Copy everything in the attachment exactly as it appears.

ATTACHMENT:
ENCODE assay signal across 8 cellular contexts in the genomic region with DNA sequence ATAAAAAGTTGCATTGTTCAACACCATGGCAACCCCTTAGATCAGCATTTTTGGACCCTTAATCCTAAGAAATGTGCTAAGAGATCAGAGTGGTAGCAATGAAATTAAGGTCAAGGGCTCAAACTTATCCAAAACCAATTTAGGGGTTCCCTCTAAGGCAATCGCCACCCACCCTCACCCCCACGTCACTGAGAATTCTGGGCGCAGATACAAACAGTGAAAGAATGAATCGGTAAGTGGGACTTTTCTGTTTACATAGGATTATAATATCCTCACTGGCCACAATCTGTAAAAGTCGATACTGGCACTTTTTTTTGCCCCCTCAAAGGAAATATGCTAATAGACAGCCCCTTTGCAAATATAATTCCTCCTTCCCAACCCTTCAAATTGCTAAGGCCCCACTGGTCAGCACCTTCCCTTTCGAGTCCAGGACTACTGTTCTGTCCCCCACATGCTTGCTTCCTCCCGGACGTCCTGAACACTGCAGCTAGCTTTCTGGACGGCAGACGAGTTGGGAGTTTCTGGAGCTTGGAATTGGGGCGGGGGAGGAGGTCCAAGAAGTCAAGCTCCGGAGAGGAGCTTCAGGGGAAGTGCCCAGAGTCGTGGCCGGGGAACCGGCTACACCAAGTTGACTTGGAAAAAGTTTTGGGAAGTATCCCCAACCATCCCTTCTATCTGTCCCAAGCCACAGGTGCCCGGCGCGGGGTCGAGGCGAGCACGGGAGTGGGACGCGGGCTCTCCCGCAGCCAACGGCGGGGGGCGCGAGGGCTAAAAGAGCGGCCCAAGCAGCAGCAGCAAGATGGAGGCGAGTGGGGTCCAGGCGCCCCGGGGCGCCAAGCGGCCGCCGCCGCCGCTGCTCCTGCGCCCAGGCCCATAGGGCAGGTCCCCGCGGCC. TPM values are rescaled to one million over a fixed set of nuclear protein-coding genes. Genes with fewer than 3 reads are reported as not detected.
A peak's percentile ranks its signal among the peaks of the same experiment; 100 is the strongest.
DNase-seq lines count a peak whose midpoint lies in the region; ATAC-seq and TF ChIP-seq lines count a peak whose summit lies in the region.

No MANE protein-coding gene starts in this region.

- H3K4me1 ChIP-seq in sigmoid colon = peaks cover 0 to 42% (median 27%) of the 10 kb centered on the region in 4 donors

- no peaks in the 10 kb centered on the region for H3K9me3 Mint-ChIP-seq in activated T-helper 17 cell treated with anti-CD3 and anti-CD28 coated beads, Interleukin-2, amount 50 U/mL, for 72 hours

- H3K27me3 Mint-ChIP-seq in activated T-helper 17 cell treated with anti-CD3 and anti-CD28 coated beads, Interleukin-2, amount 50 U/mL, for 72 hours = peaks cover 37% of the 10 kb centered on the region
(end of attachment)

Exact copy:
ENCODE assay signal across 8 cellular contexts in the genomic region with DNA sequence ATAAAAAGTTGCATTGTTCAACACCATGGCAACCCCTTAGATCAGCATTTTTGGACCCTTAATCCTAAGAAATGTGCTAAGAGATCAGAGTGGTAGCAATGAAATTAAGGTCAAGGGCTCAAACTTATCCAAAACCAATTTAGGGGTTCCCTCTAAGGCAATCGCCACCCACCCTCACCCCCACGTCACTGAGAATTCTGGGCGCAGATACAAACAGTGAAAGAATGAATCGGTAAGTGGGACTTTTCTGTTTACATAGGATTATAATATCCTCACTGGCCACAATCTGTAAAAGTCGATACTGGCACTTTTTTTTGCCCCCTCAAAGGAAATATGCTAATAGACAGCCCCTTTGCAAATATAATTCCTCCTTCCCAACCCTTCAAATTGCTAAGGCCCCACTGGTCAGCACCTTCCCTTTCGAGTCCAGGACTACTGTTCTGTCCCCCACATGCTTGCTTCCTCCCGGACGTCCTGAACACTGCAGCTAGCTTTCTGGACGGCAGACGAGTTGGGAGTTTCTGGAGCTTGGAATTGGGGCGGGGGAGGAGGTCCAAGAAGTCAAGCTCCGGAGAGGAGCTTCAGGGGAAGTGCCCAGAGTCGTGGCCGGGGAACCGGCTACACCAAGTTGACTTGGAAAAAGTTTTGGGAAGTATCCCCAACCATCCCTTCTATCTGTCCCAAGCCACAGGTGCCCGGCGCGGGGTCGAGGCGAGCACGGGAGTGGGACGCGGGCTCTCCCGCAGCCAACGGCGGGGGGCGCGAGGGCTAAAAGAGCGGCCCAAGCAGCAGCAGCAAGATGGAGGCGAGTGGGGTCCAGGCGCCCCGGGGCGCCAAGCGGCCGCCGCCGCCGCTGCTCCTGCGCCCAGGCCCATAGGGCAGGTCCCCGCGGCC. TPM values are rescaled to one million over a fixed set of nuclear protein-coding genes. Genes with fewer than 3 reads are reported as not detected.
A peak's percentile ranks its signal among the peaks of the same experiment; 100 is the strongest.
DNase-seq lines count a peak whose midpoint lies in the region; ATAC-seq and TF ChIP-seq lines count a peak whose summit lies in the region.

No MANE protein-coding gene starts in this region.

- H3K4me1 ChIP-seq in sigmoid colon = peaks cover 0 to 42% (median 27%) of the 10 kb centered on the region in 4 donors

- no peaks in the 10 kb centered on the region for H3K9me3 Mint-ChIP-seq in activated T-helper 17 cell treated with anti-CD3 and anti-CD28 coated beads, Interleukin-2, amount 50 U/mL, for 72 hours

- H3K27me3 Mint-ChIP-seq in activated T-helper 17 cell treated with anti-CD3 and anti-CD28 coated beads, Interleukin-2, amount 50 U/mL, for 72 hours = peaks cover 37% of the 10 kb centered on the region